I felt like there was something slightly off about this New York Times story yesterday (3/15/12), “In Reactions to Two Incidents, a U.S.-Afghan Disconnect.” Reporter Rod Nordland wanted to explore why Afghans seemed so much more outraged over the recent burnings of the Quran than they were about a massacre of 16 civilians by a U.S. servicemember. His piece begins:
KABUL, Afghanistan– The mullah was astounded and a little angered to be asked why the accidental burning of Korans last month could provoke violence nationwide, while an intentional mass murder that included nine children last Sunday did not.
“How can you compare the dishonoring of the Holy Koran with the martyrdom of innocent civilians?” said an incredulous Mullah Khaliq Dad, a member of the council of religious leaders who investigated the Quran burnings. “The whole goal of our life is religion.”
Nordland tells readers that the apparent lack of protest after the massacre
speaks volumes about a fundamental disconnect with their Afghan partners, one that has undermined a longstanding objective to win the hearts and minds of the population. After more than 10 years, many deaths and billions of dollars invested, Americans still fail to grasp the Afghans’ basic values. Faith is paramount and a death can be compensated with blood money.
There have been several incidents where American journalists expressed puzzlement over cultural reactions that seem rather understandable–being offended by foreign soldiers raiding your home in the middle of the night doesn’t seem strangely “Afghan” to me.
The Times piece goes to several religious leaders to try to understand the idea that the burning of the Quran is likely to provoke more outrage than, say, burning children. I am not sure it’s totally advisable to rely on said religious figures to explain cultural reactions that way. (It would certainly not be the best way to understand American culture, for instance.) Readers hear from one academic who cautions against the interpretation that seems to be driving the piece:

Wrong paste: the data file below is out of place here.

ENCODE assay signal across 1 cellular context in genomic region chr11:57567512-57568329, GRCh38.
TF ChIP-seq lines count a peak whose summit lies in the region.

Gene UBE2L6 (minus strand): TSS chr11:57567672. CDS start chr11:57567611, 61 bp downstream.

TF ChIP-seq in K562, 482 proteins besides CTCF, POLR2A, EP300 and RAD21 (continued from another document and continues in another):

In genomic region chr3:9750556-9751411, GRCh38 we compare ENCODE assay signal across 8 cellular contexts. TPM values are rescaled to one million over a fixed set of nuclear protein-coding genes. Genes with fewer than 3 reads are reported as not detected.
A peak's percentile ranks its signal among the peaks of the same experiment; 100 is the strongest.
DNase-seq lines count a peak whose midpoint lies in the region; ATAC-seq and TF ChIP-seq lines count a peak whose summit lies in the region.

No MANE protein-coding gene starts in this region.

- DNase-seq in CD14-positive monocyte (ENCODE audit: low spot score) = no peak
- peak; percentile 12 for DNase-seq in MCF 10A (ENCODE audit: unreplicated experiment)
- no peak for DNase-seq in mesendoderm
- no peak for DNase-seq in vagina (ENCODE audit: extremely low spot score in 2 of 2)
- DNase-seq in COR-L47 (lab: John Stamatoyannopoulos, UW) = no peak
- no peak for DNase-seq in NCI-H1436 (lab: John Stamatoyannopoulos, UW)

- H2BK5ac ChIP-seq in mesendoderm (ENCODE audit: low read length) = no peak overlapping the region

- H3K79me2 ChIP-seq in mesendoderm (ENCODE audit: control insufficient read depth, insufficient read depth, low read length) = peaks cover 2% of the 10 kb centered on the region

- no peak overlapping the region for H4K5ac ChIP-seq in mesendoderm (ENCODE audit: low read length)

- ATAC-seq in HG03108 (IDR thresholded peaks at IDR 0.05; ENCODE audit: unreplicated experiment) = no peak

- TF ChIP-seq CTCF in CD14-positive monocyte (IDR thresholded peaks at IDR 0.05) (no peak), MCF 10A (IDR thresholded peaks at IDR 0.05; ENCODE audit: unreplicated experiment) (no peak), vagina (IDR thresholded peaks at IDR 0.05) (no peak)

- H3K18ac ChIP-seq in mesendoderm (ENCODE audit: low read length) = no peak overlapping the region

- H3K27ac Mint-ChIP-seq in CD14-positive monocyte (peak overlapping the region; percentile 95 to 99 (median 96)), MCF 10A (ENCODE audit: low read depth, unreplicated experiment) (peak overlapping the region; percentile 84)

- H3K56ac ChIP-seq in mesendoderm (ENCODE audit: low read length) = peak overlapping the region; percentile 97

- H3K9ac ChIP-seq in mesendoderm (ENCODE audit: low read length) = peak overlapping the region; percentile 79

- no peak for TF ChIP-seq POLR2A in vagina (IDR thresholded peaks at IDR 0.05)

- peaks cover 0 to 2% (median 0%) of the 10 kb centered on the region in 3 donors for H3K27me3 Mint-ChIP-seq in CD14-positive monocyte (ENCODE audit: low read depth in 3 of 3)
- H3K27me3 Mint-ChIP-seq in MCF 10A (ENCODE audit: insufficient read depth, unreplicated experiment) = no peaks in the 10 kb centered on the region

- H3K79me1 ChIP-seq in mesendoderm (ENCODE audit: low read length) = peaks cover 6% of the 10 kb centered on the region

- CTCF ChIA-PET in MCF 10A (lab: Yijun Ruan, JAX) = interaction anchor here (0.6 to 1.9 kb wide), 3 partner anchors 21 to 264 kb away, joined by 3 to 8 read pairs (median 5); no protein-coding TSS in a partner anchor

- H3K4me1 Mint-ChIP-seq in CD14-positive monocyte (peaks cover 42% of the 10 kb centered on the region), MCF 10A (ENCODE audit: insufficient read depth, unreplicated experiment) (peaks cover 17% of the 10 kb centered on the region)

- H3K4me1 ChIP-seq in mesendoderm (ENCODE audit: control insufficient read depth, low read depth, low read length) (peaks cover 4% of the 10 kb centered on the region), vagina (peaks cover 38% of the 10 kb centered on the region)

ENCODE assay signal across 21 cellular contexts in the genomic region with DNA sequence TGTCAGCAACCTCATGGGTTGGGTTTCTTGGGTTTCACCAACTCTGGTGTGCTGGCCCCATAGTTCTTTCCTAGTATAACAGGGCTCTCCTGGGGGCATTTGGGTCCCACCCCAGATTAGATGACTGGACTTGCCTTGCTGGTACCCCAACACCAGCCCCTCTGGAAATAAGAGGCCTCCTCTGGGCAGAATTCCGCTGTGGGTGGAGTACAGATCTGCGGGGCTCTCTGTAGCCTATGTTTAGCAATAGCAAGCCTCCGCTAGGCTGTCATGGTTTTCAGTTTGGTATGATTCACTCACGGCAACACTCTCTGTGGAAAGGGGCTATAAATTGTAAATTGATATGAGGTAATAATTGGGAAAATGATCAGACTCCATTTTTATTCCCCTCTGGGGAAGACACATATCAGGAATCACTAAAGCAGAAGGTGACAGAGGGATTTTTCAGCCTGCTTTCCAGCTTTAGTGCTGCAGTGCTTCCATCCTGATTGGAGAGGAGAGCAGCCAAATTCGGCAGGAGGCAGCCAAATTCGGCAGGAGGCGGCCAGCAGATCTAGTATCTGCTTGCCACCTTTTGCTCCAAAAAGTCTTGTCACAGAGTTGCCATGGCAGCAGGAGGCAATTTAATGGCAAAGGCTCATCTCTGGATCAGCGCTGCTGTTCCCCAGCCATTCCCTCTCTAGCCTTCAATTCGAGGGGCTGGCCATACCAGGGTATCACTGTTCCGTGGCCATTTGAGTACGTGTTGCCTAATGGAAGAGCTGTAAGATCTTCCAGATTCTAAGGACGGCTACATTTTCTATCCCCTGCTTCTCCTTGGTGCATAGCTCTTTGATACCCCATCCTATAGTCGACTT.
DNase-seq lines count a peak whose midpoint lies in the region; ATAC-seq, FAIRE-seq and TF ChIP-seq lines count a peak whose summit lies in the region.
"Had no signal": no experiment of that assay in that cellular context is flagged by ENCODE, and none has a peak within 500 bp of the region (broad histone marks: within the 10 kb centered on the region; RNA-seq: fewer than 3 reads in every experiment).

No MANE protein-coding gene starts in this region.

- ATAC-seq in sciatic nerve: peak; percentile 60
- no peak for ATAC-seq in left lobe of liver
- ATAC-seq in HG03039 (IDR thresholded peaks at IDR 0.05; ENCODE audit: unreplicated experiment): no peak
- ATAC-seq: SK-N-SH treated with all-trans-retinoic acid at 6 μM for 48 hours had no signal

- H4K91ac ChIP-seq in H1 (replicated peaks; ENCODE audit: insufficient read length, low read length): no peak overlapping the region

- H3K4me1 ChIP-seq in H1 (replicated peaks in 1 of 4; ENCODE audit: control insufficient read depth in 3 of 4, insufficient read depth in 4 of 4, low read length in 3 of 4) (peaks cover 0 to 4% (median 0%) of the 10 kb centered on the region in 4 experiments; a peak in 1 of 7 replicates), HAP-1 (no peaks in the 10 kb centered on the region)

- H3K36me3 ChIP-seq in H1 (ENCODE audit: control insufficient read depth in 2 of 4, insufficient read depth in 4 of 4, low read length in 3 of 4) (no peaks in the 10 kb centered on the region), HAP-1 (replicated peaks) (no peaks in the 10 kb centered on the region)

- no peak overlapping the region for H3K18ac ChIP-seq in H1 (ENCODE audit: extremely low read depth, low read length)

“We have to hold our breath here–people are jumping too fast on this idea that Afghans don’t care about 16 people being killed, compared to, say, the Quran-burning episode,” said Haseeb Humayoon, a social scientist here who has studied the phenomenon of mass protests.
But it’s hard not to jump to that conclusion, given the tone of the coverage. As Salon.com‘s Glenn Greenwald pointed out, an NPR segment dwelled on the same question, with host Robert Siegel Steve Inskeep summing up a comment from a guest: “Human life is already cheap, is what you’re saying, and religion is something that’s a little more intense.”
I guess another way to think about this is to flip the story around. One of the major themes in the U.S. political debate after Quran burnings was outrage that Barack Obama apologized for the incident. After the massacre, as FAIR documented, politicians were remarkably callous, and journalists wondered about the PR implications, or the effect the massacre might have on the war “strategy.”
Perhaps a better topic to explore might be the peculiarities of American culture in response to a massacre committed by a member of our military.